Articles sur Heart disease

Affichage de 1 à 20 de 107 articles

Our heart works hard for every second we are alive. Eventually its processes will wear out. from www.shutterstock.com.au

Heart disease: what happens when the ticker wears and tears

Given our increasing lifespan, we need to better understand how and why the cardiovascular system ages and whether we can slow down the processes involved.
This interactive body map highlights the health risks associated with inactivity.

Interactive body map: physical inactivity and the risks to your health

Being physically inactive has been shown to significantly increase the risk of many causes of death and disease. This interactive body map highlights the links between physical inactivity and disease.
Sometimes people having a mini stroke can experience visual loss, dizziness or vertigo. D. Sinclair Terrasidius/Flickr

A mini stroke is a warning! A stroke may follow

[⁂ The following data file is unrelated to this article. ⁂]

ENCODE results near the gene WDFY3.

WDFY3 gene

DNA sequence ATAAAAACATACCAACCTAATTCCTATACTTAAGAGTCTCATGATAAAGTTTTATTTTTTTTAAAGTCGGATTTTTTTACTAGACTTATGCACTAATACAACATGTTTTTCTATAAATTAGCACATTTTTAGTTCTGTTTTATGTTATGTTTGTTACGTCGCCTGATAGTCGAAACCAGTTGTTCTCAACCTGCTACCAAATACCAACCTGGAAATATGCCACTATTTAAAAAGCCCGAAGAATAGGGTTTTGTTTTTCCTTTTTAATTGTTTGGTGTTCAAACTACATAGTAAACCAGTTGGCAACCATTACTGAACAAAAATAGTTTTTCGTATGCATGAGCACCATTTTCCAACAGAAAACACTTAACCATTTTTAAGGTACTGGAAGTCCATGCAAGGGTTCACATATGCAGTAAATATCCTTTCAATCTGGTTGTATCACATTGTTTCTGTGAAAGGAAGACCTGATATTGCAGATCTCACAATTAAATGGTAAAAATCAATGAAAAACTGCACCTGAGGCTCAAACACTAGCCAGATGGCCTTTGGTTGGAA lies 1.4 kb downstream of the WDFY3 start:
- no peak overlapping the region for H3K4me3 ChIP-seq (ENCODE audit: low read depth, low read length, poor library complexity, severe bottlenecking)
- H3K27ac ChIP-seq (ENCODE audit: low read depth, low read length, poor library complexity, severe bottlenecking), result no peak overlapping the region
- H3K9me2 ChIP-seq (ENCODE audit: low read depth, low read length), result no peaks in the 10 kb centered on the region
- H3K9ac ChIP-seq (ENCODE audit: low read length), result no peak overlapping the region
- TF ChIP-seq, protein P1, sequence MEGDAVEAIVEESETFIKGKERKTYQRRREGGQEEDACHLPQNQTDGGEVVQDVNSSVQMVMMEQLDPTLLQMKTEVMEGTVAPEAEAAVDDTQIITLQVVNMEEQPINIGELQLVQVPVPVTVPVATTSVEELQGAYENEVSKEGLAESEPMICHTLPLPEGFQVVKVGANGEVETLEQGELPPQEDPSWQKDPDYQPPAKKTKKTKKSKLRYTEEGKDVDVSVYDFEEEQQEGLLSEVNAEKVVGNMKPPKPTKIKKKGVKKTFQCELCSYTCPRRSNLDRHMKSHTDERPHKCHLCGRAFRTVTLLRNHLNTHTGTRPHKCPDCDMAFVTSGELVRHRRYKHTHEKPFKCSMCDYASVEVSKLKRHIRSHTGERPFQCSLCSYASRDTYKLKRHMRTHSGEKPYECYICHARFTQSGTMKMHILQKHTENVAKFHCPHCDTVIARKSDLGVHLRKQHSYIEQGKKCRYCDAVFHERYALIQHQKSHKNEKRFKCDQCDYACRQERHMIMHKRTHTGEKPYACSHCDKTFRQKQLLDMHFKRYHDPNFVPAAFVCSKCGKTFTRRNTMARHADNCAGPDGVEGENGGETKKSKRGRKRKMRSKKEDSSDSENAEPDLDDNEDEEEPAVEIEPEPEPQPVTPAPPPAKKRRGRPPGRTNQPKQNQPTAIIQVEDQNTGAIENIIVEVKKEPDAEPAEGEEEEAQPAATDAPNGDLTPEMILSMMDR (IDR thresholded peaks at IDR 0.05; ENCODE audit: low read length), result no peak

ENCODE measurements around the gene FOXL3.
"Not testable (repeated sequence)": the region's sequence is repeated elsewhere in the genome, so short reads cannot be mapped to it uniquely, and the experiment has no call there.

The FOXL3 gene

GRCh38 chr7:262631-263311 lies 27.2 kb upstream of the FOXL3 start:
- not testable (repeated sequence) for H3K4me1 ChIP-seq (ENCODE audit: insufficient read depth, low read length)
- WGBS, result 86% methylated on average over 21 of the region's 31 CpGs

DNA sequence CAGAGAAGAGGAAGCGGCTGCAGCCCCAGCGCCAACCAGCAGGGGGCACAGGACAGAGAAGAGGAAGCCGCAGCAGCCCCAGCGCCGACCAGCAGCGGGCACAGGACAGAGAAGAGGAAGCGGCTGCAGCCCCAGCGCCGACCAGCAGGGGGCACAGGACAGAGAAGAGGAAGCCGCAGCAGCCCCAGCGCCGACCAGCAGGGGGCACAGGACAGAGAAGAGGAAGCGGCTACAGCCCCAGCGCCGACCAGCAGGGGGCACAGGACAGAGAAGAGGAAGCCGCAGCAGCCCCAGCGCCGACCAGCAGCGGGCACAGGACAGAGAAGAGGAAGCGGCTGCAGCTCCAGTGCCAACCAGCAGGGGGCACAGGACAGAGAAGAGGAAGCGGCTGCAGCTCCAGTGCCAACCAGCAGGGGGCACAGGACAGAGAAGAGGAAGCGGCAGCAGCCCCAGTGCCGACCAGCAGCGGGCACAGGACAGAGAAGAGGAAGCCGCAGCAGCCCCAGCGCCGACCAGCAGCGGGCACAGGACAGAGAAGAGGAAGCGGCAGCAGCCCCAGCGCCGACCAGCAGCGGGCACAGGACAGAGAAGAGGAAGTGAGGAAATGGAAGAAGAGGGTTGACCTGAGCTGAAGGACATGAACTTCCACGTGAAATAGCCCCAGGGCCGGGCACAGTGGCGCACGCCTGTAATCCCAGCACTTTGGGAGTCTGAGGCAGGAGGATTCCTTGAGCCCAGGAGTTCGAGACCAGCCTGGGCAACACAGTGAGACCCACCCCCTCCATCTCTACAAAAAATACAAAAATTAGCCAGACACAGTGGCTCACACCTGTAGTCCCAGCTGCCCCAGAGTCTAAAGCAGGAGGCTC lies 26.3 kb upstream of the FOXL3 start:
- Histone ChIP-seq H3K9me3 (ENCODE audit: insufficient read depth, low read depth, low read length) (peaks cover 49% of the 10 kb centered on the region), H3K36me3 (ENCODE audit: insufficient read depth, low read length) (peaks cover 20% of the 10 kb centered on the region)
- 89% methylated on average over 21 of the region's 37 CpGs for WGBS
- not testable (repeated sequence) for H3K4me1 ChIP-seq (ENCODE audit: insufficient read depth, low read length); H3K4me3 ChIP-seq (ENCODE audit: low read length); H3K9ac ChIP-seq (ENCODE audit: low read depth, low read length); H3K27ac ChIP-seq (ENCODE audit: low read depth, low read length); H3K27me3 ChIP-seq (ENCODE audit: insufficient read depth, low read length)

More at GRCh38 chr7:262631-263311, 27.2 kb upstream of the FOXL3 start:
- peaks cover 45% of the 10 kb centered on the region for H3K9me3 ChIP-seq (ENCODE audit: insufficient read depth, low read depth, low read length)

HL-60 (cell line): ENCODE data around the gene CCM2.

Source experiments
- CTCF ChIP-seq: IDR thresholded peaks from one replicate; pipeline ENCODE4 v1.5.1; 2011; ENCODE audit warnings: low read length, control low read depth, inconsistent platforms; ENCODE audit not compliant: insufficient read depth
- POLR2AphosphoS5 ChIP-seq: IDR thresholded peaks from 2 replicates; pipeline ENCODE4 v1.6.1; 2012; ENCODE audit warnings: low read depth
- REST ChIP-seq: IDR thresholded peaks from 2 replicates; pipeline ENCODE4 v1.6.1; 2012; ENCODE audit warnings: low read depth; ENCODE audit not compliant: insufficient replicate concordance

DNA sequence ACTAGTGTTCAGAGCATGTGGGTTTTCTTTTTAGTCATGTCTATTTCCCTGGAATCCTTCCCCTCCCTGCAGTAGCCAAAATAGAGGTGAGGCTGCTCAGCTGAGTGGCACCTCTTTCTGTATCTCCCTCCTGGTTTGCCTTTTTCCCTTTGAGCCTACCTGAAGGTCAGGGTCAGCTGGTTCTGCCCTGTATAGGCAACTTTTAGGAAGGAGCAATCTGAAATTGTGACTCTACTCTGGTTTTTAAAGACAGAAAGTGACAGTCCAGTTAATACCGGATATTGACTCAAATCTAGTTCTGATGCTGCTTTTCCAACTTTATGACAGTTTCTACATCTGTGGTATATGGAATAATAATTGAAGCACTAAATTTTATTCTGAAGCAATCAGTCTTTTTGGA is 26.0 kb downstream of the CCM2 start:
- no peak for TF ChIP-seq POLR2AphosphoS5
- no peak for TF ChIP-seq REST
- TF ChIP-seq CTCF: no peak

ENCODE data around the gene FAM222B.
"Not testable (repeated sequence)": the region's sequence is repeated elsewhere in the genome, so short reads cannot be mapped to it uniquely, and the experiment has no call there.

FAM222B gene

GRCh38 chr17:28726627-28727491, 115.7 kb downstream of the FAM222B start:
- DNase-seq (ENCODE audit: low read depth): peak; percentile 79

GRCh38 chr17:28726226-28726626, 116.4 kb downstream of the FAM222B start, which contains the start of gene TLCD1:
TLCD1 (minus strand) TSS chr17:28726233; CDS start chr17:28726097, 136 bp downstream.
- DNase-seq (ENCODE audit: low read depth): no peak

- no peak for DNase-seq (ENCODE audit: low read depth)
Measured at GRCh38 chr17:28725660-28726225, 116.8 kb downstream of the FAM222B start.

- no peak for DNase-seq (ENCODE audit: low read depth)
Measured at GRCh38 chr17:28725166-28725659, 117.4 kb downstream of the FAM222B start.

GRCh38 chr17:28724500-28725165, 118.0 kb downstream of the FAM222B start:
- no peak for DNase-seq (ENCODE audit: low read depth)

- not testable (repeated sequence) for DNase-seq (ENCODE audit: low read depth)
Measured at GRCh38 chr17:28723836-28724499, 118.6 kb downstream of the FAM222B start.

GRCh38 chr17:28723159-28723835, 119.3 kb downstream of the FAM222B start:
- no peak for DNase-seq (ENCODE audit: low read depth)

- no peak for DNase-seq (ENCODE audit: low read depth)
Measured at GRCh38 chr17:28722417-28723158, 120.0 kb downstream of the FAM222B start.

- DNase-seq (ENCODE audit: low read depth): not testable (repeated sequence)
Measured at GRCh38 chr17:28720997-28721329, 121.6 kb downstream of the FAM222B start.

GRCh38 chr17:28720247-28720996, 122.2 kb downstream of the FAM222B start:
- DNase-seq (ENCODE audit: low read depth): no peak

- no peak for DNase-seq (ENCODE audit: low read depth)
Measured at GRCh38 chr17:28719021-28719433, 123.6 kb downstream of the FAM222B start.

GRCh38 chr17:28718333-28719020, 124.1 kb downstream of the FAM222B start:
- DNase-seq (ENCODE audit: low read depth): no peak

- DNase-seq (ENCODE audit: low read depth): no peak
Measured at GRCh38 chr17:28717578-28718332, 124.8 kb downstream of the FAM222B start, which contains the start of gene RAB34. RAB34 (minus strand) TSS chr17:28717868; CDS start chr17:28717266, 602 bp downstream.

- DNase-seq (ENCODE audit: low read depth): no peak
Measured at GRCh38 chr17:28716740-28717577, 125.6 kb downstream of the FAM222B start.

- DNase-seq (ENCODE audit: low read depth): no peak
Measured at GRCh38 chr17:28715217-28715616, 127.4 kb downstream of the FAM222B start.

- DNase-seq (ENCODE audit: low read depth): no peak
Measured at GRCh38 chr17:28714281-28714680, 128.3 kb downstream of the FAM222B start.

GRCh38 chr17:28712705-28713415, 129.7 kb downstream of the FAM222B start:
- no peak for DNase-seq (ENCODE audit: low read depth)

People having a mini stroke can experience a variety of symptoms. The most important are weakness on one side affecting the face, arm or leg – or all three – or speech disturbance.
Ghanaian cancer specialists examine a patient’s scan. Reuters/Olivier Asselin

Africa needs a fresh approach to ‘lifestyle’ diseases research

So-called lifestyle diseases such as cancer and heart disease have been rising in Africa, adding to the already huge burden of disease in poor countries. But the research has not kept pace.
While flossing may not be fun, it is still good for you. From www.shuttertock.com

The flossing flap: Mind your dentist, and floss every night

Millions smiled last week when it was reported that there's no evidence to support the flossing of teeth. A dentist sees it differently and suggests we continue the practice.
A bucket of chips contains around 275mg of sodium, which accounts for 16% of an adult’s daily limit. Darkkong/Shutterstock

Health Check: how much salt is OK to eat?

Around 60% of Australians over the age of two years exceeded the recommended daily maximum intake of salt.
Diabetes is characterised by higher than normal levels of glucose in the blood. Leon Ephraim/Unsplash

How Australians Die: cause #5 – diabetes

Diabetes is a leading cause of death as well as of heart attacks, strokes, amputations, kidney failure, depression and severe infections – all of which themselves contribute to premature death.

Les contributeurs les plus fréquents

Plus